Review: Peter Panzerfaust #16

Enter Tiger Lilly! I honestly didn’t see the series going this direction since we had already spent time with Tiger Lilly and Julian. It completely makes sense once you start reading the story though. What’s particularly impressive about the beginning of this story arc is that Wiebe approaches the narrative from a different style yet again. I’m seriously impressed that he’s switched it up with each new story arc because it makes it pretty impossible for you to guess how the arc is going to progress or end. Also if you thought the story was done dealing with the events of the last arc just because we switched characters… think again. Now I’m sure you’re wondering how the narration switches up. Well in some cases the aged character has narrated their memories to our traveling author going bit by bit through their memories. In the case of the last arc certain items were used to bring forth key moments in the characters life. In this arc that follows Tiger Lilly she’s declined to tell her story, but has instead given her journals of the events to the writer. The arc is called “The Hunt” and it’s about Lilly hunting down the Nazi Hunters that are responsible for killing her father. The story opens following one of the men on a date and Lilly sniping him in broad daylight in a café.

As I said we see how the rest of the lost boys made it out of the complex and it comes with a sacrifice. Peter knows that the Hunters aren’t allowed to kill him since that’s a privilege reserved for Hook alone. He orders them all to flee out the back while he rushes them through the front and distracts them long enough to get free. Peter puts up a great fight, but he’s captured. Ultimately this removes him from the story for a time, but hopefully we’ll get to him sooner than later. He felt particularly absent in the last arc and while I don’t see him appearing much during Lilly’s hunt, I would like to spend time with his character since he’s a big drawl of the story. Every character mentions him, but we continue to draw away from him as the reader.

peterpanz16_coverI’m actually going to talk about the art to start with. Jenkins has grown exponentially over the course of this series. His opening page captures a villa that is clearly beaten down, but still trying to maintain some semblance of normalcy. It’s bright and cheerful looking which makes the head shot that the hunter takes all the more shocking and awesome. For the scenes that happen just after our last arc he takes a different approach and uses shades of blue to clearly show that they happened in the past. It’s very different them previous issues because when the story has traveled to the past it stays there and we see it all play out in real-time. This time it felt and looked like a memory which was very different. I enjoyed everything the art work did in this issue as it was all very powerful and moving.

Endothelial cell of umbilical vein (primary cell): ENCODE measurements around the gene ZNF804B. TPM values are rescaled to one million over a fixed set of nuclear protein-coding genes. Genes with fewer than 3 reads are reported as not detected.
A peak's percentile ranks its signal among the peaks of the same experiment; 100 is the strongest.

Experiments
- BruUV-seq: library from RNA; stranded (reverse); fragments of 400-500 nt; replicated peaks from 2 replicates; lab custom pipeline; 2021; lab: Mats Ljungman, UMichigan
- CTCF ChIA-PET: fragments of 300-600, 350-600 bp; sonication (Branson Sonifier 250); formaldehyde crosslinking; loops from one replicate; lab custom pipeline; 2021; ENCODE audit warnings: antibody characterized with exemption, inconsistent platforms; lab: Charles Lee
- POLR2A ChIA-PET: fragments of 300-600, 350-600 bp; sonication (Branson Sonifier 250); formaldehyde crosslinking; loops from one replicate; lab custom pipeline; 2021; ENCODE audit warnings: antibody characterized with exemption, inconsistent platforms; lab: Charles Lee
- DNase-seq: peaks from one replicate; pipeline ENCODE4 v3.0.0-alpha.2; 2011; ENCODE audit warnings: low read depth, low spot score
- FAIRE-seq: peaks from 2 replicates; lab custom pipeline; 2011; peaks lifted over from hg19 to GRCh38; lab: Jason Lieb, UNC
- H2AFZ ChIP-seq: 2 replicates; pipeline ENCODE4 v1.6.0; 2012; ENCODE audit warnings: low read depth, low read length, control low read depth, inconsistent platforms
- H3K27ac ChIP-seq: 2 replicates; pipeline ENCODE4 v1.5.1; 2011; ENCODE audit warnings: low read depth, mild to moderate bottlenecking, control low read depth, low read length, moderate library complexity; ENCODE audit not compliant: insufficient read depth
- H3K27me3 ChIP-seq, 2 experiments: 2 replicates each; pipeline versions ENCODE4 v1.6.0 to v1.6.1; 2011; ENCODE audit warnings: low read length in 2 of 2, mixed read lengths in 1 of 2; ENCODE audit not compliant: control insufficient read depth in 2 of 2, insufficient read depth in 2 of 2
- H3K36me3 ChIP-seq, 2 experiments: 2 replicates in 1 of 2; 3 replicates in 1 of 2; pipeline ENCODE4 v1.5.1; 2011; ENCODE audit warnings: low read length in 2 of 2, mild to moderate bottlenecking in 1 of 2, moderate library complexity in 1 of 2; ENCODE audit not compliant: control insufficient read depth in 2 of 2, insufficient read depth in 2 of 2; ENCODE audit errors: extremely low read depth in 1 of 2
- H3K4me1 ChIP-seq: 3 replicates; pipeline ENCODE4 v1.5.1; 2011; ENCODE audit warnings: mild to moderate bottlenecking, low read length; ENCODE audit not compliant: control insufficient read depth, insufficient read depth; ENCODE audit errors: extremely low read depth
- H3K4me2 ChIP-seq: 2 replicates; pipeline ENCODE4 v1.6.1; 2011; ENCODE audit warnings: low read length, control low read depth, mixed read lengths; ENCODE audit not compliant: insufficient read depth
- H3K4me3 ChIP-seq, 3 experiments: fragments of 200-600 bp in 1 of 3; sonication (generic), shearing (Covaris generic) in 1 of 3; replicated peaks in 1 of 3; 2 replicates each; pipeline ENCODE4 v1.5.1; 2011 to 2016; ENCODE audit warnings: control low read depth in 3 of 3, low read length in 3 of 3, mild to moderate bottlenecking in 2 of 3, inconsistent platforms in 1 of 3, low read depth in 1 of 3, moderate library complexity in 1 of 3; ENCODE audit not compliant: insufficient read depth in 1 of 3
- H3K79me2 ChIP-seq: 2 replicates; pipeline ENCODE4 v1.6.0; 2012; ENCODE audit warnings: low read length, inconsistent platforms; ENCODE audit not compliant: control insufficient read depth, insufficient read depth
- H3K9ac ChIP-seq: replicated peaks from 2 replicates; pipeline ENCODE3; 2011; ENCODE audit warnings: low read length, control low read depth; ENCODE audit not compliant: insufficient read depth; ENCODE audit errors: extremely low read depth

Story wise, it’s a solid issue. It’s not as bold and crazy as other issues, but it’s definitely a better start than some previous arcs. Wiebe’s approach to the narrative may change, but the structure is usually the same. He starts small and builds from there. Granted there are two pretty powerful and important scenes in this issue, but considering what they come after they’re less impactful. It’s still a good issue and a solid start to what looks to be another great story arc.

The last story arc set the bar very high for this series so even though this was one of the better comics to release this week, it still fell a bit short for me. I’m not worried though because it won me over a long time ago, but if you’re new to the series this is actually a great place to jump on. You get just enough of the back story to get the general idea of the premise and you’re along for the “Hunt.” This is still one of the best comics Image is publishing so check it out.

Score: 4/5

Writer: Kurtis Wiebe Artist: Tyler Jenkins Publishing: Image/Shadowline Comics Price: $3.50 Release Date: 1/15/14